July, 2013

Labour, food prices, and the cost of living

Alison McGovern MP  |  30 July 2013

In British political history, food has previously played an important role. Clement Attlee’s postwar government saw the end of rationing as the political domestic issue of the day, and a young minister – Harold Wilson – made his name championing the end of these controls. Today, food is no less important. Since the economic crash, …

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Bubble trouble

Jason Prince  |  30 July 2013

We may not have heard the champagne corks popping at the treasury on Thursday, but I would not be surprised if George Osborne raised a Pimm’s to celebrate the 0.6 per cent uplift in Quarter 2 GDP growth figures that were released by the Office for National Statistics. Indeed, it is good to hear that …

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Why we don’t need a Labour Men’s Network

Bex Bailey  |  29 July 2013

Chris Calland’s recent article  suggested that in order to get more people voting for the Labour party we need to set up a ‘Labour Men’s Network’ – an opportunity, presumably, for men to get together, support each other in their political endeavours and discuss the problems they face in society. Obviously, what we are failing …

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Déjà-vu all over again

Matthew Doyle  |  29 July 2013

As the Israeli and Palestinian delegations sit down to dinner this evening in the ornate splendour of the eighth floor of the State Department there will be a sense of déjà-vu all over again. For just as the impressive dining rooms of the State Department are disguised in an otherwise ugly 1940s concrete building, so …

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The limits of eurozone integration and its consequences

Renaud Thillaye  |  29 July 2013

The British debate on the European Union takes further integration in the euro area for granted. As the mantra goes, the sovereign debt crisis has shown that the euro set-up was ill-planned from the outset and that a federal ‘leap forward’ is necessary. Yet talk about integration in the eurozone is misleading. Recent reforms of …

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Manual Labour

Chris Calland  |  26 July 2013

Not too long ago I spent a bank holiday weekend planting fence posts into a field in Somerset (long story …) and something struck me (figuratively, not literally) – For all the toil involved in agriculture, you never really hear Labour taking about the plight of people living and working in the countryside. ‘That’s because …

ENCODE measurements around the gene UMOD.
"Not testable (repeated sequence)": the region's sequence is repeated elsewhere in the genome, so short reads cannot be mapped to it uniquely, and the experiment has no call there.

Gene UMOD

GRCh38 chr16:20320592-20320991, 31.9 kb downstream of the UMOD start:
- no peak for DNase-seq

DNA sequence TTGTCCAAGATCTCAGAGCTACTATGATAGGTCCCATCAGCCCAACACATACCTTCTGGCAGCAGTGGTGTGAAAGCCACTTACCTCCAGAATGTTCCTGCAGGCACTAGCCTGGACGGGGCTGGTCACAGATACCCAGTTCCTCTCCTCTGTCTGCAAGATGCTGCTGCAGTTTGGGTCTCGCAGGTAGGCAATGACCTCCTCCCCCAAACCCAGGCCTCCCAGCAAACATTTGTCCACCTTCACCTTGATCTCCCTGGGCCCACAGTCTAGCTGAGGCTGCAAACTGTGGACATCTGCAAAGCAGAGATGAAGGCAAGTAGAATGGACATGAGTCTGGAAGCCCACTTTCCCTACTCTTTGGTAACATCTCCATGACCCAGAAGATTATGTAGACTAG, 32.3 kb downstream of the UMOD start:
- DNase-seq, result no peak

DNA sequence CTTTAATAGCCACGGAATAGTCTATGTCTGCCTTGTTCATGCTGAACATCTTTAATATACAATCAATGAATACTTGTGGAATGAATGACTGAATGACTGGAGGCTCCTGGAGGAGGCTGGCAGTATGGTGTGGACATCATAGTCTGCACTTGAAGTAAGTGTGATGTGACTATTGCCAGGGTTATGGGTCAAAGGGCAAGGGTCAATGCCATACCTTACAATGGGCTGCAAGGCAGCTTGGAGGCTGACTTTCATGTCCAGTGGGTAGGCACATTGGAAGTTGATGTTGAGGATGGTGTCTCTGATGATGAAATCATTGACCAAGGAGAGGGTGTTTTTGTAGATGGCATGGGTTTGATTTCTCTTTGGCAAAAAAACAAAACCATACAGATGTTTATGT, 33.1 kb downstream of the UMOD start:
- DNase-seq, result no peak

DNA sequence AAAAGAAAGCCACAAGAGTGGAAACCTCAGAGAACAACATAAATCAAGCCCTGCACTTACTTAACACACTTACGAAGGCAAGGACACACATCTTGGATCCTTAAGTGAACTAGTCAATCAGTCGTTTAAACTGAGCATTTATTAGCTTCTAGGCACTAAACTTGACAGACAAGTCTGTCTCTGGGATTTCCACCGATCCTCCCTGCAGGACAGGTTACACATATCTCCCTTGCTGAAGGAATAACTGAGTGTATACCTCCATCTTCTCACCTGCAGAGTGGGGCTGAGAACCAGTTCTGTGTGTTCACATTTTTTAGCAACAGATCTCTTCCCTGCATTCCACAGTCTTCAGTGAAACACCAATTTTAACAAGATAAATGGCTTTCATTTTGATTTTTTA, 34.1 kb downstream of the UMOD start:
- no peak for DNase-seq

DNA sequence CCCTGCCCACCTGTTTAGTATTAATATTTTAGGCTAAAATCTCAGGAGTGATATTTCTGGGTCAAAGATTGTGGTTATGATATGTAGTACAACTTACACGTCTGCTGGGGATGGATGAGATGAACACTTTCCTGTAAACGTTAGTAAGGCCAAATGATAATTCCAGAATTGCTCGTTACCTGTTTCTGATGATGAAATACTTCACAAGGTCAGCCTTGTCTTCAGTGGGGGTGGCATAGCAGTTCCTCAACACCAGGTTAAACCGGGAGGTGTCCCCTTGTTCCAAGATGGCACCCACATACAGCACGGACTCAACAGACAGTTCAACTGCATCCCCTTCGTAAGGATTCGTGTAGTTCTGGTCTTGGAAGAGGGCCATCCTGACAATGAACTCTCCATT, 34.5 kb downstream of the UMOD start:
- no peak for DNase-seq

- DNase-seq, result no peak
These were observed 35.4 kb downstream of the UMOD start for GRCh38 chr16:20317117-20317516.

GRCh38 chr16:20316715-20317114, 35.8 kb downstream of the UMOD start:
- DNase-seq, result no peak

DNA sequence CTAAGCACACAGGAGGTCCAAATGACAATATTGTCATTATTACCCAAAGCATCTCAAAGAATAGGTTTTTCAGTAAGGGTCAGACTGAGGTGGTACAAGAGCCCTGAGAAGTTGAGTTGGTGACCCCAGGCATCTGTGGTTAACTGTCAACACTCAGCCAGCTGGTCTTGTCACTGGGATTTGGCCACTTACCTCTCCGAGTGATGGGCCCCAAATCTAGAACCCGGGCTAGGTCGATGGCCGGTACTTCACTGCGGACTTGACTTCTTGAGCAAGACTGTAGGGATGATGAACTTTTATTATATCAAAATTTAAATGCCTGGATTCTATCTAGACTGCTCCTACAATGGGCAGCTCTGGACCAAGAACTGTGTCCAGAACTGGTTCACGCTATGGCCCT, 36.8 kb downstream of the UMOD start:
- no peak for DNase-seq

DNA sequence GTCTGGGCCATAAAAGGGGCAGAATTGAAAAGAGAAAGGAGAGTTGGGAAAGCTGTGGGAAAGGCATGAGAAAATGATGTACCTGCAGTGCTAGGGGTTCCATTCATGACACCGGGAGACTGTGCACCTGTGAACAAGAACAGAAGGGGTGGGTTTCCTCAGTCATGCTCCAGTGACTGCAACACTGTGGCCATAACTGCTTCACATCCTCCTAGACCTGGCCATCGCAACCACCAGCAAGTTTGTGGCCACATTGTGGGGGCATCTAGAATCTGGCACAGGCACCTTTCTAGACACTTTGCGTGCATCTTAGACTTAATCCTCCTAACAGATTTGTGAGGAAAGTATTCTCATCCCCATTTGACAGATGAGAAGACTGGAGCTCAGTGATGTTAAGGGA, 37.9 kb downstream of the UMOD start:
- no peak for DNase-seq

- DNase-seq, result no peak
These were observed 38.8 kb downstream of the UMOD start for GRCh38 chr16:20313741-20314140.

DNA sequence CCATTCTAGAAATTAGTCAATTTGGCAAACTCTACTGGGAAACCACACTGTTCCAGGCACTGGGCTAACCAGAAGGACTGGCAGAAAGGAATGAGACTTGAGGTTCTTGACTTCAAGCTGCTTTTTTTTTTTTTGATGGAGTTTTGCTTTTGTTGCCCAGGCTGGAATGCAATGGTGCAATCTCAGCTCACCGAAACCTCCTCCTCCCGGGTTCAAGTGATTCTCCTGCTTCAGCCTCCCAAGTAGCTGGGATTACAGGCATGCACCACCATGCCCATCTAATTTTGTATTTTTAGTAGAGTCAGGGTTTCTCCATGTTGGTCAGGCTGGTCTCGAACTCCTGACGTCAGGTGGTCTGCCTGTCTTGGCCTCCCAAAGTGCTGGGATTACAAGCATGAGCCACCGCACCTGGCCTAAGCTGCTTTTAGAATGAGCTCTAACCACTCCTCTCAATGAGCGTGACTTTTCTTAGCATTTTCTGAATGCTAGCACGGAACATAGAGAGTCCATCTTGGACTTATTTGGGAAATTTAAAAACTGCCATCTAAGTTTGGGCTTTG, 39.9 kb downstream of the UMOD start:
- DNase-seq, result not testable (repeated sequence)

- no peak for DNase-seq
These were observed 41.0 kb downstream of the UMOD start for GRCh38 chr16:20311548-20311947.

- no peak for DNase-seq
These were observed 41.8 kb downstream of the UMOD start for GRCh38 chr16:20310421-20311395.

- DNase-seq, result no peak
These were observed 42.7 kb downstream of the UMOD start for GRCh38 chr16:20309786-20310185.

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Can the Tories really renew?

Hopi Sen  |  25 July 2013

In last month’s Progress magazine, I spoke to David Skelton and other Tory thinkers and advisers about their plans to change Conservatism and make the Tory party more appealing to northern, working-class and ethnic minority voters. Then, although the ideas and the people were ready to go, the group didn’t have a name, or a …

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Earning, belonging and owning

Phil Wilson MP  |  24 July 2013

Surely aspiration drives our politics? We aspire for our children to do better than we did ourselves. We aspire for our communities to do well, and we believe the best way of securing all of this is through working together because we achieve more together than we ever do alone. We should never let the …

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10,000 new council homes

Peter John  |  24 July 2013

Last week I was immensely proud to be part of a Labour cabinet in Southwark which made the commitment to build 10,000 new council homes – a new council home every day for the next 10,000 days. It was a commitment which has been developed over two years, following the report of our Independent Housing …

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Engaging the disengaged

Siobhain McDonagh MP  |  23 July 2013

Being on the electoral register is a civic duty. In some ways, it’s the nearest thing Britain has to a social contract. Nobody can make you vote, but if you’re on the register you belong to a democracy. It’s the basis of our justice system. If you’re not on it, you can’t serve on a …

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